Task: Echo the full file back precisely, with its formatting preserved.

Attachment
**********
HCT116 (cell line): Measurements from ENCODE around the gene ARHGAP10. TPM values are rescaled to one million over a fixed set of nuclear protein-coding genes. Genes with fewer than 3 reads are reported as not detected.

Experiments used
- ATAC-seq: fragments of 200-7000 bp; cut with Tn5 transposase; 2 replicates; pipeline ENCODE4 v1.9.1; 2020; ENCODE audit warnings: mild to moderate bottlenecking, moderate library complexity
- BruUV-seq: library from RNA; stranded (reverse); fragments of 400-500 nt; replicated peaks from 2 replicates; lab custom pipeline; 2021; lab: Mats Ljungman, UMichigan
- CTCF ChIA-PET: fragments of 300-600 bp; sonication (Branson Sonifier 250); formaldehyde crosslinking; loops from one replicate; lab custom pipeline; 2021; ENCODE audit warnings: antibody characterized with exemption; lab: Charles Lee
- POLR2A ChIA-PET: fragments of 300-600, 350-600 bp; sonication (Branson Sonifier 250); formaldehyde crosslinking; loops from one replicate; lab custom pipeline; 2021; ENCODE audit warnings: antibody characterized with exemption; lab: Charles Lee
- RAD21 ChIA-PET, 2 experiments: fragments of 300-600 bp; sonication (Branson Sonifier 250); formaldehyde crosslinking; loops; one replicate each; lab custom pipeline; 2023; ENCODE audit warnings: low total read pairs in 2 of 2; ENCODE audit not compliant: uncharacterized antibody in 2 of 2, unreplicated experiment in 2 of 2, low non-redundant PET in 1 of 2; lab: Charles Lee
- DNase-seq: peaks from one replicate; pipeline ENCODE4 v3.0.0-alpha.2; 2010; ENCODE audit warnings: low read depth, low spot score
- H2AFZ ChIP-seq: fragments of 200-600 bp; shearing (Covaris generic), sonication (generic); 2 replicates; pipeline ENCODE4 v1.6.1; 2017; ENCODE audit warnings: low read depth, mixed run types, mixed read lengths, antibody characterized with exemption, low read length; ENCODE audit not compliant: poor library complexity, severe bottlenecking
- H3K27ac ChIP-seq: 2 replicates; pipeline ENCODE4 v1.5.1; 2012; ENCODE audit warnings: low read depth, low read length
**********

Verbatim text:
HCT116 (cell line): Measurements from ENCODE around the gene ARHGAP10. TPM values are rescaled to one million over a fixed set of nuclear protein-coding genes. Genes with fewer than 3 reads are reported as not detected.

Experiments used
- ATAC-seq: fragments of 200-7000 bp; cut with Tn5 transposase; 2 replicates; pipeline ENCODE4 v1.9.1; 2020; ENCODE audit warnings: mild to moderate bottlenecking, moderate library complexity
- BruUV-seq: library from RNA; stranded (reverse); fragments of 400-500 nt; replicated peaks from 2 replicates; lab custom pipeline; 2021; lab: Mats Ljungman, UMichigan
- CTCF ChIA-PET: fragments of 300-600 bp; sonication (Branson Sonifier 250); formaldehyde crosslinking; loops from one replicate; lab custom pipeline; 2021; ENCODE audit warnings: antibody characterized with exemption; lab: Charles Lee
- POLR2A ChIA-PET: fragments of 300-600, 350-600 bp; sonication (Branson Sonifier 250); formaldehyde crosslinking; loops from one replicate; lab custom pipeline; 2021; ENCODE audit warnings: antibody characterized with exemption; lab: Charles Lee
- RAD21 ChIA-PET, 2 experiments: fragments of 300-600 bp; sonication (Branson Sonifier 250); formaldehyde crosslinking; loops; one replicate each; lab custom pipeline; 2023; ENCODE audit warnings: low total read pairs in 2 of 2; ENCODE audit not compliant: uncharacterized antibody in 2 of 2, unreplicated experiment in 2 of 2, low non-redundant PET in 1 of 2; lab: Charles Lee
- DNase-seq: peaks from one replicate; pipeline ENCODE4 v3.0.0-alpha.2; 2010; ENCODE audit warnings: low read depth, low spot score
- H2AFZ ChIP-seq: fragments of 200-600 bp; shearing (Covaris generic), sonication (generic); 2 replicates; pipeline ENCODE4 v1.6.1; 2017; ENCODE audit warnings: low read depth, mixed run types, mixed read lengths, antibody characterized with exemption, low read length; ENCODE audit not compliant: poor library complexity, severe bottlenecking
- H3K27ac ChIP-seq: 2 replicates; pipeline ENCODE4 v1.5.1; 2012; ENCODE audit warnings: low read depth, low read length